When we’ve got a problem to solve, we’re often advised to “sleep on it.” And when i surveyed the writers of the Sisters in Crime Guppies chapter about brainstorming techniques,* many said they posed the problem to themselves before bed and let their subconscious mind work it out.
Turns out there’s a good reason for that sage advice.
According to Steve Calechman, writing in “Sleep to Solve a Problem” on the Harvard Health Publishing blog in May 2021, the brain is designed to find connections to problems while we are sleeping so we can act on them when we’re awake. That’s the reason we so often wake in the morning knowing what we want to do — or not do — even though we can’t necessarily articulate why; we don’t remember going through the logic, but our sleeping brain did it for us.
For some people, the process wakes them up and they find themselves regurgitating the day instead of sleeping; if that’s you, the article suggests some solutions. But we’re writers. Our goal is to use sleep to help us solve problems on the page. Sometimes ideas occur to us just as we’re falling asleep; at other times, the work is happening in the REM state of the 5:00 to 6:00 am hour. How to enhance that process? Trust it. Ask your subconscious mind to work on an issue — tell it the problem. “How does Pepper solve the conflict with Nate?” “How does my young reporter convince her editor to let her write this story?” Keep a pen and pad by your bed and write down all the ideas that wake you, without judging their merits. (Take your notepad into the bathroom if you need a light and don’t want to wake your partner!) The moment you wake up, remind yourself that you asked for help and scan your mind for its offerings. Jot them down. Build that trust. Build the process.
Way more fun than counting sheep.
*This became my article, “What Happens Next? 9 Tried-and-True Brainstorming Strategies for Fiction Writers,” in The Writer, February 2022.
“Writers depend on ideas. Whether we’re planners or pantsers, every sentence, paragraph, and scene embodies an idea. It’s inevitable that at some point, you simply will not know what happens next. You’ll be stuck and forced to brainstorm.”
That’s the opening paragraph of my article, “What Happens Next? 9 tried-and-true brainstorming strategies for fiction writers” in the February 2022 issue of The Writer, available now. I hope you’ll take a look and try some of my suggestions, worked out through my own experience, research into creativity, and conversations with other writers.
(And lest you think the subtitle a bit cliched, I promise you, I didn’t write it!)
On another topic, are you Team Prologue or Team Just Start the First Chapter? In this blog post, To Prologue or Not to Prologue, at Suite T, the Southern Writers blog, I discuss the uses and abuses of the prologue and give examples from crime fiction and other novels.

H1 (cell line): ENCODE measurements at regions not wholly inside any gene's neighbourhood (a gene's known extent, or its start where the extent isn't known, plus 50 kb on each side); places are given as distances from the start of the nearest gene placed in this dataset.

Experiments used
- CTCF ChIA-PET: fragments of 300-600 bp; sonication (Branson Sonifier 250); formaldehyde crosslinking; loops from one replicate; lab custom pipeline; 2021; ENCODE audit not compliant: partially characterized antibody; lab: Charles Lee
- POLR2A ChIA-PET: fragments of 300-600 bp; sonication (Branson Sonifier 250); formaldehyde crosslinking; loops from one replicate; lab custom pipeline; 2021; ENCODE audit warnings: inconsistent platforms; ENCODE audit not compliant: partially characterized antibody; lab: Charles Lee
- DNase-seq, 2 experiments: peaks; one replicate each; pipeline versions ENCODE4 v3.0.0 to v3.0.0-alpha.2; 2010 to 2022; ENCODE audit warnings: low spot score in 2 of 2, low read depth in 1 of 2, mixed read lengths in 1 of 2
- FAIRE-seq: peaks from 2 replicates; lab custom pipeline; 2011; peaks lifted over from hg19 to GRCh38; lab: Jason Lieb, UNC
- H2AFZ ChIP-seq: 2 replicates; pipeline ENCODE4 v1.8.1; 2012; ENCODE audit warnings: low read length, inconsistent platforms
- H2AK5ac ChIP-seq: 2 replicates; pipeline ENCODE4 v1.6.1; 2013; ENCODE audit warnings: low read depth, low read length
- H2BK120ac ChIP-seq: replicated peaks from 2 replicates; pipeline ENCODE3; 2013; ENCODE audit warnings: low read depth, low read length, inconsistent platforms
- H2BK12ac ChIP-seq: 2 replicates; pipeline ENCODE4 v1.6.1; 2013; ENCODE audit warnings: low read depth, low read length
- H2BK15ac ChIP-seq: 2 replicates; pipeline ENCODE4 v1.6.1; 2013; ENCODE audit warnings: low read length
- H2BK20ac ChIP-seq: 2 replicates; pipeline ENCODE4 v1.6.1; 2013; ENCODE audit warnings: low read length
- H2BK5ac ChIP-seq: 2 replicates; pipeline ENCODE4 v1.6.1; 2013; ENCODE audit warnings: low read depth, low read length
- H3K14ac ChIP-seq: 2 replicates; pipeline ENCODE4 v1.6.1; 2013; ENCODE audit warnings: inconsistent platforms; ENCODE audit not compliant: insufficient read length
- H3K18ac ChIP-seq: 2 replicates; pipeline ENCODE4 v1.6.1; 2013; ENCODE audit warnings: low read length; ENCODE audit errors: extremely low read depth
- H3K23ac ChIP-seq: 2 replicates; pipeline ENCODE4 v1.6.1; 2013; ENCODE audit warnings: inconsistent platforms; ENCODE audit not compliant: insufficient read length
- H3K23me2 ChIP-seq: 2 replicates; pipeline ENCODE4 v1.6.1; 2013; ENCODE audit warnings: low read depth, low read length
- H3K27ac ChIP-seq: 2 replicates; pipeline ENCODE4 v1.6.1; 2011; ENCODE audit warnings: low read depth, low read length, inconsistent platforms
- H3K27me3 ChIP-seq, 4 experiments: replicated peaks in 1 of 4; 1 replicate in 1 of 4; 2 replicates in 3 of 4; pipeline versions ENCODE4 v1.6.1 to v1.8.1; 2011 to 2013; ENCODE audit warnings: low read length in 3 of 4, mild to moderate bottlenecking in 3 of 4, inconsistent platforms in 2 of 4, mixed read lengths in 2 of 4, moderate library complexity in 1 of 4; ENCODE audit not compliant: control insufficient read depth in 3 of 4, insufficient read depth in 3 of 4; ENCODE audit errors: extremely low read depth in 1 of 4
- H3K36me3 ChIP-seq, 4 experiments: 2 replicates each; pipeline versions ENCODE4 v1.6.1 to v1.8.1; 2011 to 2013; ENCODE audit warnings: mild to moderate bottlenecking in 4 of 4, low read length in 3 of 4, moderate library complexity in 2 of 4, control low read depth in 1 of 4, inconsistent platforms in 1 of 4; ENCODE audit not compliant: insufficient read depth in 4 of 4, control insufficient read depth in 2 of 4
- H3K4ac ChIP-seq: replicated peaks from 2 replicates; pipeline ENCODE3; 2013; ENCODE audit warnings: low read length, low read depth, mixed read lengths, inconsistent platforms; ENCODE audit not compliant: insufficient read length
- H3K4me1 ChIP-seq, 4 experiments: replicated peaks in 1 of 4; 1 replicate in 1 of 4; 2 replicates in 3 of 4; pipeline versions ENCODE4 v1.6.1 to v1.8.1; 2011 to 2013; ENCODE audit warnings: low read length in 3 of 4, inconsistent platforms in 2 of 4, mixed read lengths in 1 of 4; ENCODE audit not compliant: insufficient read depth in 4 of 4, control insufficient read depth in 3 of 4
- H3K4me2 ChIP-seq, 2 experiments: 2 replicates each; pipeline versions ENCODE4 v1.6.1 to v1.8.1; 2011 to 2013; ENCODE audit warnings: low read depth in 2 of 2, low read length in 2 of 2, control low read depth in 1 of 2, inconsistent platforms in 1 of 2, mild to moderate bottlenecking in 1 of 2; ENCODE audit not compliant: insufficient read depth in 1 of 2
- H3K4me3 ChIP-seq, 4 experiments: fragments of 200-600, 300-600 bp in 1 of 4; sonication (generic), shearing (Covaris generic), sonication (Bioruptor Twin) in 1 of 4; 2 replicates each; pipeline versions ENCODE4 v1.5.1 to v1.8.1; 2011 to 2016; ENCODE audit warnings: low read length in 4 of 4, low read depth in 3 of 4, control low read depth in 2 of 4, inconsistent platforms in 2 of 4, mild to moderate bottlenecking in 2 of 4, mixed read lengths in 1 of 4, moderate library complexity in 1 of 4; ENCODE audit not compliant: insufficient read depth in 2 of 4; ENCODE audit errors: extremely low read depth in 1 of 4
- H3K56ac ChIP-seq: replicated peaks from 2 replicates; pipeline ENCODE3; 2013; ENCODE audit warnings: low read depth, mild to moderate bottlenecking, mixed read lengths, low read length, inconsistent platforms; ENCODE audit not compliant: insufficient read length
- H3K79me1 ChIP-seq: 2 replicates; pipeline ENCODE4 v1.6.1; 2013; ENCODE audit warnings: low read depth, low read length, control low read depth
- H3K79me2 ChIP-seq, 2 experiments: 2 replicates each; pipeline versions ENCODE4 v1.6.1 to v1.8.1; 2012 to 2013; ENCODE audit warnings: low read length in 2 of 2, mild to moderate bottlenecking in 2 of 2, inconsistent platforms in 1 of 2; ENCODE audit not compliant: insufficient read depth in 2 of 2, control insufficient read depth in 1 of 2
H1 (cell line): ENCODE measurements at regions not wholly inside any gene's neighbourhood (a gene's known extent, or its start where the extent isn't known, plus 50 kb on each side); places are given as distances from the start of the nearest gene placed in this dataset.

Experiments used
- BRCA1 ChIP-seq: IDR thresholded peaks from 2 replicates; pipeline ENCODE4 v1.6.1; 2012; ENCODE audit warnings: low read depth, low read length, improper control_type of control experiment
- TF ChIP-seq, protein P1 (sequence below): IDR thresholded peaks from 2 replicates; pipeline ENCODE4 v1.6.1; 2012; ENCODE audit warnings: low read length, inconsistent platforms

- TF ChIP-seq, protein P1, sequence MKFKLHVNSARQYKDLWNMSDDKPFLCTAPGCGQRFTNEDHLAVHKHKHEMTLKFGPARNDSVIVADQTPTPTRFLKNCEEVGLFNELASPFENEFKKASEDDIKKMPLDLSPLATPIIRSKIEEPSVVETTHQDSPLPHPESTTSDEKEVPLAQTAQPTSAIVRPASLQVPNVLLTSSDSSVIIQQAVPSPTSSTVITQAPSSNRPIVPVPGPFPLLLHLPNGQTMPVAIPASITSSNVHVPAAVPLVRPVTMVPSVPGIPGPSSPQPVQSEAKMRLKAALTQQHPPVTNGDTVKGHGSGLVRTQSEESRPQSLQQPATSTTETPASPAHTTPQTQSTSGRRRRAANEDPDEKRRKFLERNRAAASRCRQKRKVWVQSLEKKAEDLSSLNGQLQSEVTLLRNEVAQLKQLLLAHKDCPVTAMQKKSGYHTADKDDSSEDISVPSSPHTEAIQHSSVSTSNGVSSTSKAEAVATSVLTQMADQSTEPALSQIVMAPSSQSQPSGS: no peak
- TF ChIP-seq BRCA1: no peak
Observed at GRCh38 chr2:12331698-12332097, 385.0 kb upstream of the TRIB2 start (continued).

I’ve been thinking a lot about brainstorming lately, about how to move forward when your conscious mind has no idea what happens next.
And one answer is to mine your setting. Think about where your characters live and work. Does that location give them an opportunity to question a witness or suspect, or to dig into a box of neglected files? Who does your protagonist run into when she stops for gas, where another character can threaten her and drive off, or when she pops into the grocery store, where options for conversation are limited by the presence of others? Move your characters around—what or who will they see while in transit? What idea will occur to them because of something they spy out the window of a car or bus>
What’s their favorite place, and what might happen there? Who will they run into? Where do they seek refuge and solace? Where do they hide?
Haul out the maps. What does Google Earth show that gives you more options? In writing Killing Thyme, my third Spice Shop mystery, I looked at photos of the Seattle Police Department headquarters to better describe the building, and discovered a parking garage I hadn’t remembered. That led to my protagonist, Pepper Reece, traipsing after the cold case detective and confronting the man as he got into his car, where she demands information and gets more than she bargained for.
Spend an hour—set a timer!—reading the newspaper for your story city, browsing the police department website, reading neighborhood blogs. Pore over real estate ads. Look at pictures of landmarks. Ask what a city is known for, what’s its politics, its burning issues. What happens there that happens nowhere else? How does that influence your long-time resident and surprise your newcomers? Why do people move here? Why do they live?
Think about your relationship to the place where you live, or where you’ve lived in the past. What would your protagonist say if asked the same questions? Your antagonist? What are the tensions inherent in the community, and how do they influence your story people, even if they aren’t front and center in the plot?